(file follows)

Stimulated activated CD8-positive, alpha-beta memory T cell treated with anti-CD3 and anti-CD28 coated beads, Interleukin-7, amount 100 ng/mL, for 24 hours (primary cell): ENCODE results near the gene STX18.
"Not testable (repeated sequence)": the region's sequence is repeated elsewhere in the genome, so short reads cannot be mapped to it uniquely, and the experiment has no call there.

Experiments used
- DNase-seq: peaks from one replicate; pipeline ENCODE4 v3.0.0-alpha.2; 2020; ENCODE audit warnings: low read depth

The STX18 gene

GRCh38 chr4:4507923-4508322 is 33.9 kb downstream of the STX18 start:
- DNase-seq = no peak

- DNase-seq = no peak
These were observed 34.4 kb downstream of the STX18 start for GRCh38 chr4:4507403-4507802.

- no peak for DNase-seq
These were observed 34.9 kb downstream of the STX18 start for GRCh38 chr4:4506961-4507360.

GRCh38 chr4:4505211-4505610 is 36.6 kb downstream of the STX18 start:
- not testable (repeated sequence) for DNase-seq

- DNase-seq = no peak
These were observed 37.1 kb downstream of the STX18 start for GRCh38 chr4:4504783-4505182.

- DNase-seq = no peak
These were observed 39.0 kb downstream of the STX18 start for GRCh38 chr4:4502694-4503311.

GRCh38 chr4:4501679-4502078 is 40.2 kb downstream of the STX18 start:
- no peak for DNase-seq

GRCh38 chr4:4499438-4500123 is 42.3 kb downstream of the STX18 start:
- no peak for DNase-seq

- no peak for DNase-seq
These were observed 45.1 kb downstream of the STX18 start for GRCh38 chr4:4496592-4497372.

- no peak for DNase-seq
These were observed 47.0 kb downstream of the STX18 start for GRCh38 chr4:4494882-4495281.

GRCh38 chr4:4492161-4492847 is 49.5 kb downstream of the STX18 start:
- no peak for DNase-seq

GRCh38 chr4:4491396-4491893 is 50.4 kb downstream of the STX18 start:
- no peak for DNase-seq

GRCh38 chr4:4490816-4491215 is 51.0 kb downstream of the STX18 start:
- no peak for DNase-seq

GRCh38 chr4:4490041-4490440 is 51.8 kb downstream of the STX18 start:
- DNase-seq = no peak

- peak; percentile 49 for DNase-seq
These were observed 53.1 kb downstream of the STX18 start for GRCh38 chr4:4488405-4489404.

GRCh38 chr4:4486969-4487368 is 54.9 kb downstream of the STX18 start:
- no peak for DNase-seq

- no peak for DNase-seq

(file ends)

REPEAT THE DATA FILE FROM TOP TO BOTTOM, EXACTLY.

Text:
Stimulated activated CD8-positive, alpha-beta memory T cell treated with anti-CD3 and anti-CD28 coated beads, Interleukin-7, amount 100 ng/mL, for 24 hours (primary cell): ENCODE results near the gene STX18.
"Not testable (repeated sequence)": the region's sequence is repeated elsewhere in the genome, so short reads cannot be mapped to it uniquely, and the experiment has no call there.

Experiments used
- DNase-seq: peaks from one replicate; pipeline ENCODE4 v3.0.0-alpha.2; 2020; ENCODE audit warnings: low read depth

The STX18 gene

GRCh38 chr4:4507923-4508322 is 33.9 kb downstream of the STX18 start:
- DNase-seq = no peak

- DNase-seq = no peak
These were observed 34.4 kb downstream of the STX18 start for GRCh38 chr4:4507403-4507802.

- no peak for DNase-seq
These were observed 34.9 kb downstream of the STX18 start for GRCh38 chr4:4506961-4507360.

GRCh38 chr4:4505211-4505610 is 36.6 kb downstream of the STX18 start:
- not testable (repeated sequence) for DNase-seq

- DNase-seq = no peak
These were observed 37.1 kb downstream of the STX18 start for GRCh38 chr4:4504783-4505182.

- DNase-seq = no peak
These were observed 39.0 kb downstream of the STX18 start for GRCh38 chr4:4502694-4503311.

GRCh38 chr4:4501679-4502078 is 40.2 kb downstream of the STX18 start:
- no peak for DNase-seq

GRCh38 chr4:4499438-4500123 is 42.3 kb downstream of the STX18 start:
- no peak for DNase-seq

- no peak for DNase-seq
These were observed 45.1 kb downstream of the STX18 start for GRCh38 chr4:4496592-4497372.

- no peak for DNase-seq
These were observed 47.0 kb downstream of the STX18 start for GRCh38 chr4:4494882-4495281.

GRCh38 chr4:4492161-4492847 is 49.5 kb downstream of the STX18 start:
- no peak for DNase-seq

GRCh38 chr4:4491396-4491893 is 50.4 kb downstream of the STX18 start:
- no peak for DNase-seq

GRCh38 chr4:4490816-4491215 is 51.0 kb downstream of the STX18 start:
- no peak for DNase-seq

GRCh38 chr4:4490041-4490440 is 51.8 kb downstream of the STX18 start:
- DNase-seq = no peak

- peak; percentile 49 for DNase-seq
These were observed 53.1 kb downstream of the STX18 start for GRCh38 chr4:4488405-4489404.

GRCh38 chr4:4486969-4487368 is 54.9 kb downstream of the STX18 start:
- no peak for DNase-seq

- no peak for DNase-seq